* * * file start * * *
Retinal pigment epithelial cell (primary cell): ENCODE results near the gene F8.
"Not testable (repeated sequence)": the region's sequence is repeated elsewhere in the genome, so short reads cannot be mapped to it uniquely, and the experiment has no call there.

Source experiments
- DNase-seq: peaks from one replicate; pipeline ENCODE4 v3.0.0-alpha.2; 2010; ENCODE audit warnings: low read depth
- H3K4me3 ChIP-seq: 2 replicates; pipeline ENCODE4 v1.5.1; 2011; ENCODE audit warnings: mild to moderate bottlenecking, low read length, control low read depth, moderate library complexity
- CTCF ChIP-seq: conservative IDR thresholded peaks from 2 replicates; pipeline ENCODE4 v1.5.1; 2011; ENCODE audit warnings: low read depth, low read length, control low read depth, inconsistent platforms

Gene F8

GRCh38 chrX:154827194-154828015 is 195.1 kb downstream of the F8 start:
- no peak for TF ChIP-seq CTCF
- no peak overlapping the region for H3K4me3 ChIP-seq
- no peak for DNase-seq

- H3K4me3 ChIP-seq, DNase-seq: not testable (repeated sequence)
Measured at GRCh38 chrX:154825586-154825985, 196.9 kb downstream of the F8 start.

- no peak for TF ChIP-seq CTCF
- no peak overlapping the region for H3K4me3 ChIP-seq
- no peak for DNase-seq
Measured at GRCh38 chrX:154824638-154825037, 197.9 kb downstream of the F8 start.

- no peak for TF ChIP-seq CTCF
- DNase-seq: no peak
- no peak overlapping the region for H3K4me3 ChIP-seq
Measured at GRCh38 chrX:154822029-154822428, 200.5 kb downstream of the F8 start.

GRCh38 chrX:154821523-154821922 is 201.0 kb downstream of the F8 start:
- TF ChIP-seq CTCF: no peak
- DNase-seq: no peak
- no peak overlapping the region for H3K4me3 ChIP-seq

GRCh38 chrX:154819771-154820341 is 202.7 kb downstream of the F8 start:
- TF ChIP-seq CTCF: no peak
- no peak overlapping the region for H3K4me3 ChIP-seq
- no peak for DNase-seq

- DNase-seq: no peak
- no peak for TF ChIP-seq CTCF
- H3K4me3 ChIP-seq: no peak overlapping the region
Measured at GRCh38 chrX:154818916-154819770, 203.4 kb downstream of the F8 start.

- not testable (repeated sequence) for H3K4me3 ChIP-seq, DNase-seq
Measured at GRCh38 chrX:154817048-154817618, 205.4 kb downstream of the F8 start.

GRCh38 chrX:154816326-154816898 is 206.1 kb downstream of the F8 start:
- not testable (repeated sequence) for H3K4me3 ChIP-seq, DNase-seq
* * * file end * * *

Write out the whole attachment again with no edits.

Retinal pigment epithelial cell (primary cell): ENCODE results near the gene F8.
"Not testable (repeated sequence)": the region's sequence is repeated elsewhere in the genome, so short reads cannot be mapped to it uniquely, and the experiment has no call there.

Source experiments
- DNase-seq: peaks from one replicate; pipeline ENCODE4 v3.0.0-alpha.2; 2010; ENCODE audit warnings: low read depth
- H3K4me3 ChIP-seq: 2 replicates; pipeline ENCODE4 v1.5.1; 2011; ENCODE audit warnings: mild to moderate bottlenecking, low read length, control low read depth, moderate library complexity
- CTCF ChIP-seq: conservative IDR thresholded peaks from 2 replicates; pipeline ENCODE4 v1.5.1; 2011; ENCODE audit warnings: low read depth, low read length, control low read depth, inconsistent platforms

Gene F8

GRCh38 chrX:154827194-154828015 is 195.1 kb downstream of the F8 start:
- no peak for TF ChIP-seq CTCF
- no peak overlapping the region for H3K4me3 ChIP-seq
- no peak for DNase-seq

- H3K4me3 ChIP-seq, DNase-seq: not testable (repeated sequence)
Measured at GRCh38 chrX:154825586-154825985, 196.9 kb downstream of the F8 start.

- no peak for TF ChIP-seq CTCF
- no peak overlapping the region for H3K4me3 ChIP-seq
- no peak for DNase-seq
Measured at GRCh38 chrX:154824638-154825037, 197.9 kb downstream of the F8 start.

- no peak for TF ChIP-seq CTCF
- DNase-seq: no peak
- no peak overlapping the region for H3K4me3 ChIP-seq
Measured at GRCh38 chrX:154822029-154822428, 200.5 kb downstream of the F8 start.

GRCh38 chrX:154821523-154821922 is 201.0 kb downstream of the F8 start:
- TF ChIP-seq CTCF: no peak
- DNase-seq: no peak
- no peak overlapping the region for H3K4me3 ChIP-seq

GRCh38 chrX:154819771-154820341 is 202.7 kb downstream of the F8 start:
- TF ChIP-seq CTCF: no peak
- no peak overlapping the region for H3K4me3 ChIP-seq
- no peak for DNase-seq

- DNase-seq: no peak
- no peak for TF ChIP-seq CTCF
- H3K4me3 ChIP-seq: no peak overlapping the region
Measured at GRCh38 chrX:154818916-154819770, 203.4 kb downstream of the F8 start.

- not testable (repeated sequence) for H3K4me3 ChIP-seq, DNase-seq
Measured at GRCh38 chrX:154817048-154817618, 205.4 kb downstream of the F8 start.

GRCh38 chrX:154816326-154816898 is 206.1 kb downstream of the F8 start:
- not testable (repeated sequence) for H3K4me3 ChIP-seq, DNase-seq